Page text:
Dental treatment in the hospital with general anesthesia is one option that you, as a parent, may consider for your child. The factors that you need to evaluate when making this decision are: health risks to your child associated with general anesthesia; expense of hospitalization or sedation for dental treatment; amount of treatment that your child needs; and whether the dental treatment can be completed safely in the traditional setting at the pediatric dentist's office.
The decision to have your child's dental treatment done in the hospital under general anesthesia is a very difficult one for most parents to make. In order to make an informed decision, many parents have found it helpful to accompany their child to at least one treatment appointment in the traditional setting at the pediatric dentist's office. This gives you, as a parent, the opportunity to be with your child and to evaluate your child's response to the treatment procedures.
Dr. Dan and his staff will use their training and expertise to help you and your child manage any anxieties that either of you have. If, after observing your child's treatment in the traditional setting, you favor hospitalization for your child's dental treatment, we will be happy to help you find a facility that will meet your needs. Dr. Dan does not put children in the hospital for dental treatment.What is baby bottle tooth decay and how can I prevent it?
Baby bottle tooth decay is a pattern of rapid decay associated with prolonged bottle feeding or nursing. Otherwise healthy milk or fruit juices can cause extensive decay when they are in contact with the teeth for extended periods of time. This destructive process often occurs when a child goes to sleep while breast feeding or bottle feeding. During sleep, the flow of saliva is reduced and the natural self cleansing action of the mouth is diminished. Avoid nursing children to sleep or putting anything other than water in their bedtime bottle. Encourage your child to drink from a cup near his/her first birthday. Your child should be weaned from the bottle at 12-14 months of age.Why does my child get cavities and what can I do to prevent dental decay?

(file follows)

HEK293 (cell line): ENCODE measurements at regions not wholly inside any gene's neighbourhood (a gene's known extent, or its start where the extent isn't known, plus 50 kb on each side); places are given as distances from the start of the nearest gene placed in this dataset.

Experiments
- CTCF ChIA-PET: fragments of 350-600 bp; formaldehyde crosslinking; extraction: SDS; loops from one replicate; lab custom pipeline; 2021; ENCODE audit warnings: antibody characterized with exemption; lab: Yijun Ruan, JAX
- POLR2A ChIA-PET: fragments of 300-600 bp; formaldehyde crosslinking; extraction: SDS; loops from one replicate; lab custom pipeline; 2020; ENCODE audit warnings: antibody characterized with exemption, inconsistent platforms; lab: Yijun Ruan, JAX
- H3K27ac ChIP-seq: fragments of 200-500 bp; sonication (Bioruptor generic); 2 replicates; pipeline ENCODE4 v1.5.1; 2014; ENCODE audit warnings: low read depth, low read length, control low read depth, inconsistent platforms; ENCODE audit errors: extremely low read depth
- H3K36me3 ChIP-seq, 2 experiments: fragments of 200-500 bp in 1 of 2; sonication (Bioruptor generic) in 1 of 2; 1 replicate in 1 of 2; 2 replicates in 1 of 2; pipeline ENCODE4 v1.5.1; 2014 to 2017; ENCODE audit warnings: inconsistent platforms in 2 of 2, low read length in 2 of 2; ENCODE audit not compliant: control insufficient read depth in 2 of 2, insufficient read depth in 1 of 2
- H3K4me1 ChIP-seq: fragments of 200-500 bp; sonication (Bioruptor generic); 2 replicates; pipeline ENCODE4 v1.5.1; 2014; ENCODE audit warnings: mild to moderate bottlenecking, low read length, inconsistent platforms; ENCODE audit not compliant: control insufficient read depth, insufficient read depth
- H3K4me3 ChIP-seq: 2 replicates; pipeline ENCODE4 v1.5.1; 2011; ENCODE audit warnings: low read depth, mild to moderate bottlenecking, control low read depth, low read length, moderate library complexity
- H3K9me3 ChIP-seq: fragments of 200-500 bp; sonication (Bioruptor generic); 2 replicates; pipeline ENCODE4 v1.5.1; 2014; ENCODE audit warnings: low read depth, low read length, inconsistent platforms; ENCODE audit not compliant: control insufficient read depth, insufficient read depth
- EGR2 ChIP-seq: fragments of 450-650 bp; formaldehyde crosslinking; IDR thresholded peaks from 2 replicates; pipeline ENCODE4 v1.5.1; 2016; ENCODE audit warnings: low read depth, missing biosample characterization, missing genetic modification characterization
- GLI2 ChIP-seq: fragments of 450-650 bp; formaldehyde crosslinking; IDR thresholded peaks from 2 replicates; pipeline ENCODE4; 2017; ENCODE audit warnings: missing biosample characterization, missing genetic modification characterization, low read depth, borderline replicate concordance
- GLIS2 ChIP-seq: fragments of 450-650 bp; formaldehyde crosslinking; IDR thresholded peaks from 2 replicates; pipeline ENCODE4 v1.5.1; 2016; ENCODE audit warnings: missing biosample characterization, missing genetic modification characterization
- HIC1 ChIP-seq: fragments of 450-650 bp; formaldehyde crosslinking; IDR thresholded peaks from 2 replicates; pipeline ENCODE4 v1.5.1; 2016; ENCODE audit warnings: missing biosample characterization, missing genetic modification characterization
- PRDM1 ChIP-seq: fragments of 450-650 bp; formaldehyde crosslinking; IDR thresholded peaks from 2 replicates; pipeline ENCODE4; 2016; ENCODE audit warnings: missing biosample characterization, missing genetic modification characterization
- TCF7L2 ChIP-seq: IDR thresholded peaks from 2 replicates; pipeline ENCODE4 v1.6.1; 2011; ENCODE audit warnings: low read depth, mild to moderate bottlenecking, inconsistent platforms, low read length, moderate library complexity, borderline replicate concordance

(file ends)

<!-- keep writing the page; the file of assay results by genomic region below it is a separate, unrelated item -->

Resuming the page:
Dental cavities or dental caries is a disease process, not an isolated event. This disease process is constantly ongoing in all people, both children and adults. A six month old child with a single erupted tooth could potentially develop a cavity if enough disease causing factors are working against the disease protecting factors. The process of developing a cavity is best visualized as a balance between the disease causing factors, or pathological factors, and the disease protecting factors. Very simply stated, if the combined effect of the disease causing factors outweighs the combined effect of the disease protecting factors, then dental cavities will develop.Cavity causing
- poor oral hygiene or failure to remove bacterial plaque from tooth surfaces regularly and effectively
- high frequency of ingestion of fermentable carbohydrates
- sucrose and all foods that contain sucrose
- acquisition of mutans streptococci in dental plaque at age two or younger